In this chapter we consider practices of Honoring The Body. How can our bodies help our spiritual lives?
Western cultures since, oh, Plato has created a dichotomy between body and spirit, separating the two in an artificial way that makes the body evil and the spirit good, or the body “base” and the spirit elevated, or secular and sacred, etc. We’ve all experienced this in various ways, whether we’ve been taught (or somehow absorbed) the idea that the body is repugnant, ugly, scandalous, or sinful. The false dichotomy has created all kinds of problems for us, as we seek then to subjugate our bodies, to keep them under control, and often see them as sources of temptation and evil. But God created these bodies, and called them ‘very good.’ God took on a body in what we consider to be the most important act…if bodies were bad, why would God become flesh to share our lives with us? So it’s possible, and even good, to find ways to experience our Selves as an integrated whole–not a body that houses what’s really important (the spirit), and not a spirit that just happens to have a body, but a body-spirit created in the image of God and designed to bring glory to God, to love God and love our neighbors as ourselves (which implies loving ourselves), to work for the kingdom of God on earth as it is in heaven…with our bodies and minds and spirits.
A few of the practices Stephanie Paulsell writes about are: bathing, dressing, and touching.
She begins with a story about being present for a birth, and that leading to her contemplation of bodies as vulnerable things. It’s easy to abuse with the same practices that honor, so finding ways to love ourselves and others that are appropriate, honoring, and sacred is important. We can learn and practice these things on ourselves and our loved ones, and ultimately we will find that these practices help us consider the justice issues of the world as well–because we cannot honor our own bodies while at the same time degrading the bodies of others, and we cannot be aware of the sacredness of the body God created and simultaneously ignore or be apathetic about the created bodies who suffer.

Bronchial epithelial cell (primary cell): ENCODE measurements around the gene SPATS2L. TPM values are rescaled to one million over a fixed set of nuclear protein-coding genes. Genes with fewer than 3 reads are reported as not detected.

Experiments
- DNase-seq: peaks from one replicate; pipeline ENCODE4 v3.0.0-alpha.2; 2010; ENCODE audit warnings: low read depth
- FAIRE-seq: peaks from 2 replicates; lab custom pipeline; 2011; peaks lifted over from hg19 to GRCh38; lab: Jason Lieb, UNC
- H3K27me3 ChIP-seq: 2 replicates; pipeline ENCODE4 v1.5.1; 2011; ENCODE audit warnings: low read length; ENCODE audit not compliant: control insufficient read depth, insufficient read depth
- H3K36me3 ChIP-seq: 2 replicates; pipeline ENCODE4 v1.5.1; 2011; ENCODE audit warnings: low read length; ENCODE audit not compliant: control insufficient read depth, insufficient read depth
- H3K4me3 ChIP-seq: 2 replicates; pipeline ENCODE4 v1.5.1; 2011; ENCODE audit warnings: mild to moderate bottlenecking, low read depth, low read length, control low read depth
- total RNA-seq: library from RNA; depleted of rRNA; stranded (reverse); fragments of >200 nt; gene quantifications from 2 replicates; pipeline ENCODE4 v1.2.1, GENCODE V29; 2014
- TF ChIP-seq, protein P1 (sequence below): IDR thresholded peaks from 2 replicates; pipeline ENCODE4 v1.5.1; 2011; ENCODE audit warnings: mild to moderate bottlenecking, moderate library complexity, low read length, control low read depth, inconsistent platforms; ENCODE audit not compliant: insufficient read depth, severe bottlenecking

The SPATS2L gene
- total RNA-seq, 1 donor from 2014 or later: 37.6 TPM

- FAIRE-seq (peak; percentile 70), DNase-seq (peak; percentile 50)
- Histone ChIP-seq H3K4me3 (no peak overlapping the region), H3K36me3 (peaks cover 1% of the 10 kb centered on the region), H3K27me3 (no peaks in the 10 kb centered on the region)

Thinking of bathing as a spiritual practice may seem odd, but Paulsell describes it as a time of vulnerability, of intimacy with our selves, and of opportunity to “bless and honor the body and to perceive the sacredness at the heart of its vulnerability.” She reminds us of the story of the woman who bathes Jesus’ feet with her tears and dries them with her hair. It’s embarrassing for the host of the dinner, but important for both Jesus and the woman. And again there is the story of Jesus washing his disciples’ feet–a shocking moment for everyone, disciple and reader alike. There is also the ritual of baptism, a form of “bathing.” Bathing is a way of taking part in well being, whether of ourselves or of another. Martin Luther used to remember his baptism in the bath, placing a hand on his forehead and repeating to himself under the cascade of water, “I am a child of God, baptized in the name of the Father and the Son and the Spirit, and I belong, body and soul, to Jesus Christ forever.” What would happen if we reminded ourselves of that every morning in the shower?